Second opinion 

Blue Mountain Clinic offers rural doctors a different view

Lynsey Bourke cuts right to the chase when explaining Blue Mountain Clinic's approach to providing primary care in western Montana. In fact, the nonprofit's director of development, outreach and communications tells one story to make her point.

"This is the example I love: The guy sitting next to you who just looks like your Average Joe dude could actually be a transgender man who's there for his abortion because he still has a vagina and he's having gay sex with a male partner with a penis," she says. "We just view it all as the same."

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  • Cathrine L. Walters
  • Blue Mountain Clinic physician Joey Banks is concerned that changing requirements to medical training programs will impact how family doctors handle basic reproductive care. “In rural Montana there are doctors who won’t even prescribe contraception,” she says.

Blue Mountain's patient-centered, choice-based outlook has long established it as a valuable resource in Missoula, and now Bourke believes the clinic is playing a pivotal role in addressing a growing concern across the state.

In rural Montana, a family physician is likely to be the only doctor around, and statistics show the majority of those doctors are reaching retirement age. How dire is the situation? At least 52 of the state's 56 counties have a federally recognized shortage of primary care physicians, according to MHA, an association of Montana Health Care Providers.

To help address this issue, the University of Montana last year launched the Family Medicine Residency of Western Montana program, which aims to train 10 new family physicians per year with the hope that most will continue to practice in the state. The three-year residency covers a broad range of medical disciplines and follows guidelines created by the Accreditation Council for Graduate Medical Education, the group that oversees physician training programs nationwide.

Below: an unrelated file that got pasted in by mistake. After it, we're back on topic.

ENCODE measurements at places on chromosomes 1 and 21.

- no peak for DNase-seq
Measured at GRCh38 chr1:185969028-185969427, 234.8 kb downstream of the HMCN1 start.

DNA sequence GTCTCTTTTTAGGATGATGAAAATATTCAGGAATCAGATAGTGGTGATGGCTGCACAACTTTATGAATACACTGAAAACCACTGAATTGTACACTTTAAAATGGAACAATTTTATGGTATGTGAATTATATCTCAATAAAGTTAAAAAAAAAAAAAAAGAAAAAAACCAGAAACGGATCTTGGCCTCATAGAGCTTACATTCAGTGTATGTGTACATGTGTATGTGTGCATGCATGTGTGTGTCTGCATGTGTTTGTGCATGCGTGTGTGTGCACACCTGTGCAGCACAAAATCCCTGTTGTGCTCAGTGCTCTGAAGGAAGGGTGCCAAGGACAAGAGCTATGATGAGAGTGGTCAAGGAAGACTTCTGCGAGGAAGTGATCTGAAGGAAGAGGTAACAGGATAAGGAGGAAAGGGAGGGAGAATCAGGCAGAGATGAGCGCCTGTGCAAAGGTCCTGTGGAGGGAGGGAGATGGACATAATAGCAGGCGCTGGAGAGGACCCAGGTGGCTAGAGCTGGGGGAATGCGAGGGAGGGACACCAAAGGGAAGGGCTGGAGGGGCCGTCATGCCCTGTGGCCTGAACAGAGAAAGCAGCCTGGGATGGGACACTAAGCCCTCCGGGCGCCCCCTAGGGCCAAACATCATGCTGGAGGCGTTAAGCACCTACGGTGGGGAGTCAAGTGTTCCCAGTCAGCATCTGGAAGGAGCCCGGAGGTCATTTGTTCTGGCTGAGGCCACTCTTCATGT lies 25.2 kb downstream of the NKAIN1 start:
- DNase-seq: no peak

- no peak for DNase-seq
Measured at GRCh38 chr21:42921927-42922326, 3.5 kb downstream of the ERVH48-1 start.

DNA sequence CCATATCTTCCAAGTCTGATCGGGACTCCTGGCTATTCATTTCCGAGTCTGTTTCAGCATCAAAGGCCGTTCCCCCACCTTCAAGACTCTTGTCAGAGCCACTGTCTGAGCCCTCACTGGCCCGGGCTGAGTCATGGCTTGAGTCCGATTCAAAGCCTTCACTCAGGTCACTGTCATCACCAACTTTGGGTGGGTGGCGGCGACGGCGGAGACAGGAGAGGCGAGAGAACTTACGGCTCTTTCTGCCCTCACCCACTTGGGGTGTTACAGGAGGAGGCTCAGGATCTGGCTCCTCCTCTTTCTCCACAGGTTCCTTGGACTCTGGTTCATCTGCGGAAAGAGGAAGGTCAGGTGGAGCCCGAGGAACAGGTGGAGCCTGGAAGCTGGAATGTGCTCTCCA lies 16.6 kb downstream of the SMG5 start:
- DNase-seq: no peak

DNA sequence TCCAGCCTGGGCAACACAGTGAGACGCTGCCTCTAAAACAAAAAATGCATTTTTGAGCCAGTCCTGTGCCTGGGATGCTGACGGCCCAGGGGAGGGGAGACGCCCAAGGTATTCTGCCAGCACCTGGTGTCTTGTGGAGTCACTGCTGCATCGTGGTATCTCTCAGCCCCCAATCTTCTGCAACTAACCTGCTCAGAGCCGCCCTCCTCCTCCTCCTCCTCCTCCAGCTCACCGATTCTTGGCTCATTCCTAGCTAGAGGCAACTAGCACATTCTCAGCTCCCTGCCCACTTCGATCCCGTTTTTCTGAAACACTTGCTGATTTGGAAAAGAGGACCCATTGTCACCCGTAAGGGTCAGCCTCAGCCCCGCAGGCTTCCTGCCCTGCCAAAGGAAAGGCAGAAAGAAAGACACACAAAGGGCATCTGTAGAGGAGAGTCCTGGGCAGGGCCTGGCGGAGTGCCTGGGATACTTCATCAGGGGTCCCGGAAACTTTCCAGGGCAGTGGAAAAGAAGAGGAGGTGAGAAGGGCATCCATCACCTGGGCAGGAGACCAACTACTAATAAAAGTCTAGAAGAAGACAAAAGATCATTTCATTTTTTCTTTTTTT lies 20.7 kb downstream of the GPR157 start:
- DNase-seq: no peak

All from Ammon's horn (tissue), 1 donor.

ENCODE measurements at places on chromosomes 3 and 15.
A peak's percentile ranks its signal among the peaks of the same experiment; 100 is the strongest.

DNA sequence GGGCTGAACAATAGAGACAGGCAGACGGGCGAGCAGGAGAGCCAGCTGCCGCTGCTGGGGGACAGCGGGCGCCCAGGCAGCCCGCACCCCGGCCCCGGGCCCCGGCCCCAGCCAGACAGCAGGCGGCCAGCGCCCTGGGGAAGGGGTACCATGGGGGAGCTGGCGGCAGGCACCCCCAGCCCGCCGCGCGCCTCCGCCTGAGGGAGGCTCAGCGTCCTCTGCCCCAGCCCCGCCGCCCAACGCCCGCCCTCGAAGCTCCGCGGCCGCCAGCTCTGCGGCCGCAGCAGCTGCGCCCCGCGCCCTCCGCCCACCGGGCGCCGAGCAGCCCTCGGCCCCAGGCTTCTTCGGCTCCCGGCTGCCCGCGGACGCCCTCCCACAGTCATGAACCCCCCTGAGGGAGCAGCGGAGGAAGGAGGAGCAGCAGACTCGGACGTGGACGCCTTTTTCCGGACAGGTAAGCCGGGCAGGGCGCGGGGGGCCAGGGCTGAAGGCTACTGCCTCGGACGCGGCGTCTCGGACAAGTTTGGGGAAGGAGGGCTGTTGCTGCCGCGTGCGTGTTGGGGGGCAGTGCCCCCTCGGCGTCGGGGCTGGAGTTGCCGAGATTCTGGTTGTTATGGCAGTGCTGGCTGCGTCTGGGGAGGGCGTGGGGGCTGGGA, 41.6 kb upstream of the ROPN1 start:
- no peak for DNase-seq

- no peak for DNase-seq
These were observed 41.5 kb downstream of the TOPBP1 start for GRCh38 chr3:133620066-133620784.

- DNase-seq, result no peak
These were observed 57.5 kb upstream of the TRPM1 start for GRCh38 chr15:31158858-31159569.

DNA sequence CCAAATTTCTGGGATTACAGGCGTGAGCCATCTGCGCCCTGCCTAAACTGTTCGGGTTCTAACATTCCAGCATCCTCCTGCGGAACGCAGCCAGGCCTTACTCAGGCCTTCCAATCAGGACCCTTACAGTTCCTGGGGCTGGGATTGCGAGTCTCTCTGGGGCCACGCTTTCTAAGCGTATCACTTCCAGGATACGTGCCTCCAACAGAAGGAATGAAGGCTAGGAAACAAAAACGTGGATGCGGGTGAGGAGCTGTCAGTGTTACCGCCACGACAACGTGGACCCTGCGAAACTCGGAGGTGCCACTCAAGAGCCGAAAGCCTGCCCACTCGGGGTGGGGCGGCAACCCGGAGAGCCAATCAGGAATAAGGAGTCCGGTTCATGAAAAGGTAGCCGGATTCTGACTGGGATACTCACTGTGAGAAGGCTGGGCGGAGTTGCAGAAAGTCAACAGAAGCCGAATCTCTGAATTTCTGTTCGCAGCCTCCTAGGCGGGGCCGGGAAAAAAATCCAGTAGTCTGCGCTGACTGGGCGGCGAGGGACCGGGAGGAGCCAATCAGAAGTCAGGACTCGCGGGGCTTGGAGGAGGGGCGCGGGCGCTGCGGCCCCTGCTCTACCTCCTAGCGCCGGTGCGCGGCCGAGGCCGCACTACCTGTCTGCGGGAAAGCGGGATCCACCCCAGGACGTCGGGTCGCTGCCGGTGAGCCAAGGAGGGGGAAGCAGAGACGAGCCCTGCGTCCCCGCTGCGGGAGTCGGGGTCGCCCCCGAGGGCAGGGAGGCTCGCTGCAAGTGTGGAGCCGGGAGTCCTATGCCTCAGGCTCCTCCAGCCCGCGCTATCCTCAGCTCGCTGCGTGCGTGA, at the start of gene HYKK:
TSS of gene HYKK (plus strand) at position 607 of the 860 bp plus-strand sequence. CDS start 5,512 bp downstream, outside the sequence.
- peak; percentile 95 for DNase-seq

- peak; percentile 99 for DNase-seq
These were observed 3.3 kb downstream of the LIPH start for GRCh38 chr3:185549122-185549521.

In an effort to create more flexibility in its training programs, ACGME is considering changes with how it covers full-scope reproductive care. The proposed updates would remove existing requirements, such as annual pelvic exams and birth control treatments, and leave it up to the discretion of each residency program. Nothing in ACGME's guidelines—current or proposed—addresses abortion.

The situation causes concern for Blue Mountain staff who worry that basic care will fall by the wayside, but also puts the clinic in position to help educate future family practice doctors with issues they will inevitably face.

"This was sort of prompted because certain aspects of gynecologic care aren't required by national residency standards, so in that way we're filling in a void," Bourke says. "Across the nation it's often family doctors who are providing abortions discreetly to patients they've known for a long time. That's why it's so important to have family doctors trained in those skills."

Bourke specifies that residents don't have to learn about abortion at Blue Mountain Clinic. Overall, she says it's only a small portion of what the clinic does.

"We don't care if people that don't want to give abortions don't give abortions, but for doctors to not even see that as an option ... it's a serious problem," she says. "This is the best kind of feminist health care in the world just sitting here in Missoula, offering great care to our community. But I feel it should be available worldwide."

Joey Banks, a board certified family practice physician at Blue Mountain Clinic, says she's most concerned about ACGME potentially stripping the required reproductive health care training from its residency programs. That would mean family doctors would no longer be required to learn how to prescribe birth control, insert intrauterine devices, or IUDs, or manage miscarriages. Banks says that could have serious implications for women across the state.

"In rural Montana there are doctors who won't even prescribe contraception," she says. "There are very few family doctors who will (prescribe) an IUD or other contraceptive devices. People have to drive four or five hours just to get one of those, let alone four to nine hours for an abortion. I'm worried about the things that aren't happening rurally."

Nerissa Koehn, the associate program director of the Family Medicine Residency of Western Montana, says that even if the ACGME changes its gynecological requirements, the residency program will continue to teach a broad spectrum of women's health.

"It's absolutely essential to provide comprehensive care in family medicine—especially when they'll be working in rural areas," Koehn says.

She also emphasizes that Blue Mountain Clinic's pro-choice philosophy has nothing to do with why it was chosen to participate in the program. Rather, it was picked because of the range of services it offers and Banks' experience in other residency programs. Koehn adds that residents see patients at Partnership Health Center and, as part of their gynecological rotations, spend time at Planned Parenthood and Alpine Physical Therapy, as well as Blue Mountain.

"We're not trying to imprint upon them any particular political or philosophical bent," she says. "We try to maintain as broad of a perspective as we can."

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